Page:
November 3, 2022
There was a certain hockey team of rich history, whose exploits were known near and far. But their success led to them resting on the laurels of past deeds and whilst they looked back, their grip on the present was lost. The team became a sour taste in the mouths of their fans, for they were neither hot enough to return Lord Stanley to the kingdom, nor cold enough to win the loser’s prize – that is to say, the draft lottery. And so they continued, year after year, in a lukewarm state.
There arose to power a new General Manager, who knew he needed to remove the lukewarm nature from the kingdom. He looked amongst his people and found he was lacking a necessary ingredient of success. Searching for elite centremen, he found they were left wanting. And so he negotiated with other kingdoms and found one who was young and ruddy and possessing the potential to be an elite centreman indeed. But the rival general manager demanded the release of a young defender, Alexander Romanov, in exchange for the centreman in waiting.
And so, the General Manager, knowing he could replace the young Romanov, and since he had drafted him not, negotiated a fair deal that included Romanov and some valued kingdom treasures.
But the crowds wept and gnashed their teeth, and cried out, “Do not take Romanov from amongst us, for he brings us to our feet with his booming hits, and doth warm our hearts with his enormous smile, and we are yet broken-hearted following the trade of the last Russian defenceman.”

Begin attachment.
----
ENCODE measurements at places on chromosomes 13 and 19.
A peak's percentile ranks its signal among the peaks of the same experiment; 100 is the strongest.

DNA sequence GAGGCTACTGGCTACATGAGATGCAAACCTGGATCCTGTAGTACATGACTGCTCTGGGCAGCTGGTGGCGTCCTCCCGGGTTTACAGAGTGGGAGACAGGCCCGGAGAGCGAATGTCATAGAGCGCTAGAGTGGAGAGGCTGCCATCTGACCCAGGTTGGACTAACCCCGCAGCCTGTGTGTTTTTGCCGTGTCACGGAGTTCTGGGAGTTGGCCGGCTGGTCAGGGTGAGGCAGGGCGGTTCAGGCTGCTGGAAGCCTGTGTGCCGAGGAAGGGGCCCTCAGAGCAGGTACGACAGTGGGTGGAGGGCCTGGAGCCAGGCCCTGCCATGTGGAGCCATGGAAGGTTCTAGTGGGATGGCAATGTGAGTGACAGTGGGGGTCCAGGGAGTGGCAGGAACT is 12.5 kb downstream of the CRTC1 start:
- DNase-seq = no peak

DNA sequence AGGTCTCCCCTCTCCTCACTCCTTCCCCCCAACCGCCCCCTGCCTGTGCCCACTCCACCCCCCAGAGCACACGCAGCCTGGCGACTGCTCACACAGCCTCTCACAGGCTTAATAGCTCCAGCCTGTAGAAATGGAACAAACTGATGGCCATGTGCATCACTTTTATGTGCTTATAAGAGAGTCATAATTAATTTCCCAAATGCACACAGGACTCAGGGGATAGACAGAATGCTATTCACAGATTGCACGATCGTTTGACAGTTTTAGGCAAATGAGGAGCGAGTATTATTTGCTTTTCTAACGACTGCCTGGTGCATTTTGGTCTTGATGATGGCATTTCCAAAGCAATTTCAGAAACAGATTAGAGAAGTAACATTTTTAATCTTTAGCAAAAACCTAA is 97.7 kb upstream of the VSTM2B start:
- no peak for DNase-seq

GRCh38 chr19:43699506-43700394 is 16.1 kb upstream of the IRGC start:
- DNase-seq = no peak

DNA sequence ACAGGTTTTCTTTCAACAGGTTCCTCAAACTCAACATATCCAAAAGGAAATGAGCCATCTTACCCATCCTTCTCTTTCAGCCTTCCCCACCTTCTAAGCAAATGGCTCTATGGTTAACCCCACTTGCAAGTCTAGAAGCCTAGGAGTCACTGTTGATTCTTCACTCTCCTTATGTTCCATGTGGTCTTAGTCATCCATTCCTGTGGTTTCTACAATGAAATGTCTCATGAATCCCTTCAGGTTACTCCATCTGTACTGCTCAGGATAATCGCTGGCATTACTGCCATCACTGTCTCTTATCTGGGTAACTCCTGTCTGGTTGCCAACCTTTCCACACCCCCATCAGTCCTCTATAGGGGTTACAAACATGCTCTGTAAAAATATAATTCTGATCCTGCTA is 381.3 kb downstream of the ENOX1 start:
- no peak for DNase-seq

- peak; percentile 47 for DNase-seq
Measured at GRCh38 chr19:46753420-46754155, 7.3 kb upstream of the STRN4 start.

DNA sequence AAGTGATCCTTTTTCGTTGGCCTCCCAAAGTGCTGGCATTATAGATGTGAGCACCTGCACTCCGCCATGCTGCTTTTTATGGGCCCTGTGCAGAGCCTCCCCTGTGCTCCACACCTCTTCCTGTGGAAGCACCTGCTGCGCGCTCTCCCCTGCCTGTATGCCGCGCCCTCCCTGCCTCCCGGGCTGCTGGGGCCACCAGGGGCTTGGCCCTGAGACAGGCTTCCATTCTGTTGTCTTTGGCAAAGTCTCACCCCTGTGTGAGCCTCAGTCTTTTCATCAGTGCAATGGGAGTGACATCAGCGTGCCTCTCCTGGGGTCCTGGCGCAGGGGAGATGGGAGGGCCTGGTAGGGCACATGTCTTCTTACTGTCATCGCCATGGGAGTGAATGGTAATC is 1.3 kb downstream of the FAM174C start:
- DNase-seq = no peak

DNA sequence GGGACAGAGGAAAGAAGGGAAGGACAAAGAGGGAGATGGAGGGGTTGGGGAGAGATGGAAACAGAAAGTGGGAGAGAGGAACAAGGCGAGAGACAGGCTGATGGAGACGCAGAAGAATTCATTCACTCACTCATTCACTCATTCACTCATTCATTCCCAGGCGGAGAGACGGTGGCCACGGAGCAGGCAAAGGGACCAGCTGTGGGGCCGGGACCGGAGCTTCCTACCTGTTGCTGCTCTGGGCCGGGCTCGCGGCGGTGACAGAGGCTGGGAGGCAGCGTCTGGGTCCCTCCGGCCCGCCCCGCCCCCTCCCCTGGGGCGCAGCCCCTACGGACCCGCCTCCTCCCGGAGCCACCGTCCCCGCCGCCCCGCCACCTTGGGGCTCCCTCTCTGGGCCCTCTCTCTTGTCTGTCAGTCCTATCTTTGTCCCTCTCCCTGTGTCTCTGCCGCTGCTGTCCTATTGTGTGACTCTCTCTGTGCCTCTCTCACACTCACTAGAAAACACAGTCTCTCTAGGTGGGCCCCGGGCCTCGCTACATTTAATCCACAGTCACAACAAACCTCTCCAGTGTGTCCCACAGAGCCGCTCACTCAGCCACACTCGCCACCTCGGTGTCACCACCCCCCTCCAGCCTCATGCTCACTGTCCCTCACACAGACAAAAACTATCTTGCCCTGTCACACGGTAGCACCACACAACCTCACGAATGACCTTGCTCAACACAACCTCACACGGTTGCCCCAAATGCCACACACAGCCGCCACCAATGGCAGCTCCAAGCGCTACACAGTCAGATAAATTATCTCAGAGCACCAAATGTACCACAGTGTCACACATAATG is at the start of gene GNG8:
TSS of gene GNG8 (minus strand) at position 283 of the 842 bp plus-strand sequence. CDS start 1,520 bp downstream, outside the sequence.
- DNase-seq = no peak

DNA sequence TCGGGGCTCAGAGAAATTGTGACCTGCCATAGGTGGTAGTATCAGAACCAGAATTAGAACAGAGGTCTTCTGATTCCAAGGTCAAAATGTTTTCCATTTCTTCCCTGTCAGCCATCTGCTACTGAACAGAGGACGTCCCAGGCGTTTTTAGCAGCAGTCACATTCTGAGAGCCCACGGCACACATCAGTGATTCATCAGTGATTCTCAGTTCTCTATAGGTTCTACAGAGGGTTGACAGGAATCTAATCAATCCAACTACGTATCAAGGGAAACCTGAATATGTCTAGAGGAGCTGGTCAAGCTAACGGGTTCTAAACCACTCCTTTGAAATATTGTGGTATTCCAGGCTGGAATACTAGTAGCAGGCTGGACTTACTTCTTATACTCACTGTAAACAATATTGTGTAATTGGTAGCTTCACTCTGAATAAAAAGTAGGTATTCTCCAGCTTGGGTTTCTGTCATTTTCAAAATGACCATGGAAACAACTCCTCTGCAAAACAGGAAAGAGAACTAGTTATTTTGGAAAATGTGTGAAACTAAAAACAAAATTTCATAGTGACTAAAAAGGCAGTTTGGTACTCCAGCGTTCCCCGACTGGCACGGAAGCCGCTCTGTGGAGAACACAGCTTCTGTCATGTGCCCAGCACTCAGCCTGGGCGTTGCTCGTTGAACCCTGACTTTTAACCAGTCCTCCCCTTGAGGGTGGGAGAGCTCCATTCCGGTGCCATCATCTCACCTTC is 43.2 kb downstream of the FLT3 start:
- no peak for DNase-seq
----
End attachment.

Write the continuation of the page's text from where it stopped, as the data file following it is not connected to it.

And so the General Manager gave in to the will of the people, and he did not trade the young Romanov in order to obtain a necessary asset. And the team did not improve and continued in lukewarm status for all of eternity.
Let us give heed to the lessons from the parable.
Thankfully, Kent Hughes knew the lessons of this parable before I wrote it.
This parable is not exactly a riddle – the lessons are simple. The Habs can’t improve without moving out some guys first, and some of those guys are going to hurt. You can’t buy upgrades with pennies. The seven guys you want shipped out are not bringing back the assets you need to win. Perhaps the most important lesson is that in a rebuild you’re trading for potential. If the deal was a sure bet for your team, the other team wouldn’t be making it.
There is one outlet, in particular, that loves to rag on Kirby Dach, and there are fans who are wringing their hands that Dach has spent time on the wing instead of at centre. The narrative would suggest that the deal is already a failure. I’ll let Marc Dumont of Montreal Hockey Now interrupt that narrative with these facts.
A similar conversation occasionally surfaces concerning the trade of Artturi Lehkonen, with some fans resentful that Hughes chose to trade Lehkonen instead of other veterans. As if some of the others were movable at all, never mind for a puck-moving right-shot defender who was selected in the first round. Others are convinced the package Hughes obtained for Lehkonen was not enough, a position that is incomprehensible when we have no idea what Justin Barron will become.
There is no doubt in my mind that we will see this trend play out several times again as other players we like are moved out. Let’s consider the lessons of the parable.